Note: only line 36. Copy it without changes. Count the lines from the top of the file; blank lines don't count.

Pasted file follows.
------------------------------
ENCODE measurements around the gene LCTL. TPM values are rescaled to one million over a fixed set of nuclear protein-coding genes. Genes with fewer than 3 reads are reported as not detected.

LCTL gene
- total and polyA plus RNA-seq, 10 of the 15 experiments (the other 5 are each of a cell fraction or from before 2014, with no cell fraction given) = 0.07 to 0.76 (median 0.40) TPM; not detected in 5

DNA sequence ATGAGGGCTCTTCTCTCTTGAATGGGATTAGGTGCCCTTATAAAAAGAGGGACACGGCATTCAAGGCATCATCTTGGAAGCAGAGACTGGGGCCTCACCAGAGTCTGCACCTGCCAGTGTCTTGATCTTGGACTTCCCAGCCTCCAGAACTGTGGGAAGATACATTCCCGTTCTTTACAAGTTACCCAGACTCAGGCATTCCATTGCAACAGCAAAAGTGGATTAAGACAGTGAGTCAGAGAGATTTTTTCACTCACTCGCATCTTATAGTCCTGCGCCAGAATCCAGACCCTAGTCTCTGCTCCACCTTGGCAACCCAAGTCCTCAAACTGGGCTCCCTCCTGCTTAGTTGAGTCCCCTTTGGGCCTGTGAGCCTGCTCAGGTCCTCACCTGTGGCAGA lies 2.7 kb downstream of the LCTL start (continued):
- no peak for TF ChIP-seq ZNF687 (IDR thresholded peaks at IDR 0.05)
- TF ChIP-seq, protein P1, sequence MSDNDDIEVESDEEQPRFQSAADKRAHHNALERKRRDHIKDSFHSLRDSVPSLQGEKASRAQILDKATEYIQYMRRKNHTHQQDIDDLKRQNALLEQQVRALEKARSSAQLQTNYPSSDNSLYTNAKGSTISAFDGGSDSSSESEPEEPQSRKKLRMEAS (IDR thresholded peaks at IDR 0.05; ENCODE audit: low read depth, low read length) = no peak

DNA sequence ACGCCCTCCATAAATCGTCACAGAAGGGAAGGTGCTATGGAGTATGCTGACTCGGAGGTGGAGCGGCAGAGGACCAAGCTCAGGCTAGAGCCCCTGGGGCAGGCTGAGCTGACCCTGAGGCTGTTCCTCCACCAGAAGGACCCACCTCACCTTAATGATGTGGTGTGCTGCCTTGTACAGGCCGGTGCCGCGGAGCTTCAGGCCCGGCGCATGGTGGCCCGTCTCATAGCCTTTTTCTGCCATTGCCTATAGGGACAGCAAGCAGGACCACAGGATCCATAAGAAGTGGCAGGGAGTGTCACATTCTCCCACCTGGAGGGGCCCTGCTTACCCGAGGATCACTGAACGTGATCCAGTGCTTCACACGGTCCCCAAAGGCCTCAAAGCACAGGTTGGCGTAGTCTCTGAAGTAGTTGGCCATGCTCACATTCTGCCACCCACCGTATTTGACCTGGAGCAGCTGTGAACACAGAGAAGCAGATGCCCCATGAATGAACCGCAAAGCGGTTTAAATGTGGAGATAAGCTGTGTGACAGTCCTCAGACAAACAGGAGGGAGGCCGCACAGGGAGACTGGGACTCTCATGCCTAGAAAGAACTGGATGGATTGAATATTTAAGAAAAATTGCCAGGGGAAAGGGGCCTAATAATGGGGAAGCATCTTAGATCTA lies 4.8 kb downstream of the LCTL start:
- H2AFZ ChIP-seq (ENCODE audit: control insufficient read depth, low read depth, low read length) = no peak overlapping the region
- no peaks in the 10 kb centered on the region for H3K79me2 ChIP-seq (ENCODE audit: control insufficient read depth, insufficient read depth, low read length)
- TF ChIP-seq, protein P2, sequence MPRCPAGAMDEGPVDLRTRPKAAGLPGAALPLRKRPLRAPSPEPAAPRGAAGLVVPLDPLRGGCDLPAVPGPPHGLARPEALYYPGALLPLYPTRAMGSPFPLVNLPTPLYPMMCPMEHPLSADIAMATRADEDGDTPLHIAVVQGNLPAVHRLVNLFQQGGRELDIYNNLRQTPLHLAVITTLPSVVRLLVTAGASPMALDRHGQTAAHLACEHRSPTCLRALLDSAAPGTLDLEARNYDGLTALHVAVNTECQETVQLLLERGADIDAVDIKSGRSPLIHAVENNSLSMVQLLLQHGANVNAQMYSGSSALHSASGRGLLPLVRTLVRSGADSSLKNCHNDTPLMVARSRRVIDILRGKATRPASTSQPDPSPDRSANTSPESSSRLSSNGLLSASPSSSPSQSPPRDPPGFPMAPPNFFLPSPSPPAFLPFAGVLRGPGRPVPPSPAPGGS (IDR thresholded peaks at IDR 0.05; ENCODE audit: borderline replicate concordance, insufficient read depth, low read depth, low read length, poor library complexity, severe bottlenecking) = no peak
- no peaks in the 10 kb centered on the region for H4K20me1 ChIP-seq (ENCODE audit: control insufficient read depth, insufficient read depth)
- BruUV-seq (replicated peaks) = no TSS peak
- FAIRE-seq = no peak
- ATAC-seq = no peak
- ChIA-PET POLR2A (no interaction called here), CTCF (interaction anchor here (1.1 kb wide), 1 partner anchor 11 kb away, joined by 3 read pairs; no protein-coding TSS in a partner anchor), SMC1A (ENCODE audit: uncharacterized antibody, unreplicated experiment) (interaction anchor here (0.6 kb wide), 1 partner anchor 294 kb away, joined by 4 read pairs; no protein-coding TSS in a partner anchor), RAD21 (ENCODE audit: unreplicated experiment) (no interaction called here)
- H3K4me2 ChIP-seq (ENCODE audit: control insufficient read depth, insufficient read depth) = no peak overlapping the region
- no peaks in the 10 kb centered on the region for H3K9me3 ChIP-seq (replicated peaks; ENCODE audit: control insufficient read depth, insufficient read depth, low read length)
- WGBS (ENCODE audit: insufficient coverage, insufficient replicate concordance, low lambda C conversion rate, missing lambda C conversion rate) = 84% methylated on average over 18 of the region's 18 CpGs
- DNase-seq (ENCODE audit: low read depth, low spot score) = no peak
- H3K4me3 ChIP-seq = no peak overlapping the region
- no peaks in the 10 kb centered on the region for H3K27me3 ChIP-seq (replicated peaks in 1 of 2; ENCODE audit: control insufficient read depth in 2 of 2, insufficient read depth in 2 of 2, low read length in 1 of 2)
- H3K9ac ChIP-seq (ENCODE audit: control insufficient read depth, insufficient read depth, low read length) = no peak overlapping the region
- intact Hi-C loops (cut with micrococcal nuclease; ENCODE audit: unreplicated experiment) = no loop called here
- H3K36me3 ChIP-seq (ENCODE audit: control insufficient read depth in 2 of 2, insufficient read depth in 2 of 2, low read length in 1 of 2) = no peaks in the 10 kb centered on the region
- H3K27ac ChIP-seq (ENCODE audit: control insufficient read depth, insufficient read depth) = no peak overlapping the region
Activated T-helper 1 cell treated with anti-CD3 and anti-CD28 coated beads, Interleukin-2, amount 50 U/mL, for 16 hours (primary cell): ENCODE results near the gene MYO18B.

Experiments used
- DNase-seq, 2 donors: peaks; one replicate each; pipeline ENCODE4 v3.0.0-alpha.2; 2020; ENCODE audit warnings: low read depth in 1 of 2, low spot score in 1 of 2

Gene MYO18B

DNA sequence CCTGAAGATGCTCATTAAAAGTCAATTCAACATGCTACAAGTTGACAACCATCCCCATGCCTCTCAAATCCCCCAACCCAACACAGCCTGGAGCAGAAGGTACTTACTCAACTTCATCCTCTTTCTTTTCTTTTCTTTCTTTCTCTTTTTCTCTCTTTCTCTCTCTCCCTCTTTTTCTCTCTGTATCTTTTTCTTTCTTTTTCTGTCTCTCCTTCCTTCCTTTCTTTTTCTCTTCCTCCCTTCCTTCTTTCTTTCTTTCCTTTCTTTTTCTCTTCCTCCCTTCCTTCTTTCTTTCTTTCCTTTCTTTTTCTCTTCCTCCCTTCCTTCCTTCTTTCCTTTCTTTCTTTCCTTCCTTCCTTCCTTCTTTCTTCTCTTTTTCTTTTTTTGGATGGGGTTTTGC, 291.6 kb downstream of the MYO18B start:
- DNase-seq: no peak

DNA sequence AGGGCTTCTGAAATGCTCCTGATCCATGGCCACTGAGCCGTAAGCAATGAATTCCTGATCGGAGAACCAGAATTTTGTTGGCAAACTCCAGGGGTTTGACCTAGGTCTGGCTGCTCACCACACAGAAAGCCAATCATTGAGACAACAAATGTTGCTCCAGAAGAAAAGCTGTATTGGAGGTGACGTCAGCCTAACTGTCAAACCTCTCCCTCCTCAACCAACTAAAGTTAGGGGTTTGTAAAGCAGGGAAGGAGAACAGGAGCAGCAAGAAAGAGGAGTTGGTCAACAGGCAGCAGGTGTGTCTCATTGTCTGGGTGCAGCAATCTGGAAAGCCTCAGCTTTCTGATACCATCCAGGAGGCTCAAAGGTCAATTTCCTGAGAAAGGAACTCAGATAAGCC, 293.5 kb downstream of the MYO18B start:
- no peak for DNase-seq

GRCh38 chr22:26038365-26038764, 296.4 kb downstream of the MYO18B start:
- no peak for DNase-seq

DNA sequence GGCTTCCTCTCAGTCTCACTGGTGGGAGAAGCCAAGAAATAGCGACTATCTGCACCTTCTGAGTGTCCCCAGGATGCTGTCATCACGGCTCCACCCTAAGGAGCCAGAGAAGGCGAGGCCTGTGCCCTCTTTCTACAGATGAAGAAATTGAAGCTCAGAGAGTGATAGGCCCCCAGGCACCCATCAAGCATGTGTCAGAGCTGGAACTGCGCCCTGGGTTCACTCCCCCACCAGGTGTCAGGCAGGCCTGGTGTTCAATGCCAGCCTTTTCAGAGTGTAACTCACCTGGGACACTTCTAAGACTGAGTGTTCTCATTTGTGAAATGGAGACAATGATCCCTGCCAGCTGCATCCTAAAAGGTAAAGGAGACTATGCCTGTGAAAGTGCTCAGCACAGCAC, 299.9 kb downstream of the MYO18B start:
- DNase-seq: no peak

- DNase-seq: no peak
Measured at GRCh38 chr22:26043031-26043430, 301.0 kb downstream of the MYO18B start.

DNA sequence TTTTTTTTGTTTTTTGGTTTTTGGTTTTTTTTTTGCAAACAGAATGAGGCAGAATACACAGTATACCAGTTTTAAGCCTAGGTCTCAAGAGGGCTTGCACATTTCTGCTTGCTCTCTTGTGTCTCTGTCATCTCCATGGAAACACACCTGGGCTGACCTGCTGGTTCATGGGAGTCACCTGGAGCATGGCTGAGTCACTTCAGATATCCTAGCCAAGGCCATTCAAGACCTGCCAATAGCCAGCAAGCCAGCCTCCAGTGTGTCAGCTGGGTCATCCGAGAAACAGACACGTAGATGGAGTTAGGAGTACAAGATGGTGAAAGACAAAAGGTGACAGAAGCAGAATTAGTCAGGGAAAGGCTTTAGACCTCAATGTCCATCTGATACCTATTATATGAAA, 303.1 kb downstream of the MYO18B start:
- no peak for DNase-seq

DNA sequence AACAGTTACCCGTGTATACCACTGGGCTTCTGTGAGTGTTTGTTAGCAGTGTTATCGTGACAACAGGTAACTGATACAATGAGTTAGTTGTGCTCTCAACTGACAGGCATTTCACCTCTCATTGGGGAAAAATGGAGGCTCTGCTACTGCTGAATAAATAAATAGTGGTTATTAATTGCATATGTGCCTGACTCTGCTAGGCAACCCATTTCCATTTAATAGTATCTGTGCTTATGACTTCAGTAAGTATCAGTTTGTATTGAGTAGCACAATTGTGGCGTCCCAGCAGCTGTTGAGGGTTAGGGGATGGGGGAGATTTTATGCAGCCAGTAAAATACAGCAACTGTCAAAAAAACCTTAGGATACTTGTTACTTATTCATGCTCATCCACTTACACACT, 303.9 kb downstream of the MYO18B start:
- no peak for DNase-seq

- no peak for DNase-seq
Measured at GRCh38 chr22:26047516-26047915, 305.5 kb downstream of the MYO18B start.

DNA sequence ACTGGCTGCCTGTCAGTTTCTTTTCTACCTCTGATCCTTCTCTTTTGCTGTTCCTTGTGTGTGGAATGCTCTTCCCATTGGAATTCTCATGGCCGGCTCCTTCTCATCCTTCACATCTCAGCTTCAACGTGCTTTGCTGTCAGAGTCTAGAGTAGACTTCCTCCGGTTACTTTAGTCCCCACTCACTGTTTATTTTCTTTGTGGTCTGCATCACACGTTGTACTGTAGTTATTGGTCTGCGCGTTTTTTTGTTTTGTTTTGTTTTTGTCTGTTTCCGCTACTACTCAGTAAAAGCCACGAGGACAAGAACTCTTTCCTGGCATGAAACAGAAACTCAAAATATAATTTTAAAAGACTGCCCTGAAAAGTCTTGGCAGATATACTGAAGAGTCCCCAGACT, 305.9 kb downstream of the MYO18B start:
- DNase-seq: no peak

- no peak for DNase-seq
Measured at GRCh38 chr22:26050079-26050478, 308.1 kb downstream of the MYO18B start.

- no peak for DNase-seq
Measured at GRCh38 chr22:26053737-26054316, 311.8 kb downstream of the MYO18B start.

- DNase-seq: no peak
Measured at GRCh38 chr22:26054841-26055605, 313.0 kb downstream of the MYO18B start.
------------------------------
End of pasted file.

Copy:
DNA sequence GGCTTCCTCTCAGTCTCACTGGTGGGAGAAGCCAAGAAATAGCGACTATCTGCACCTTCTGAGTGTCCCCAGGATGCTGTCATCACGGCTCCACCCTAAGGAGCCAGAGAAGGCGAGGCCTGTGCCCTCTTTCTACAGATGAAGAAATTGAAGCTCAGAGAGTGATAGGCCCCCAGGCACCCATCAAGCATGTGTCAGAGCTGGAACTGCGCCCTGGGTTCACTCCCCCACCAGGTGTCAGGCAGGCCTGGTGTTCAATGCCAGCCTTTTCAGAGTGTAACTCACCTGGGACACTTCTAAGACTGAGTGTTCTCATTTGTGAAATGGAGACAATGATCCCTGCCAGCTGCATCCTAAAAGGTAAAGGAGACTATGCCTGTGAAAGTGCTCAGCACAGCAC, 299.9 kb downstream of the MYO18B start: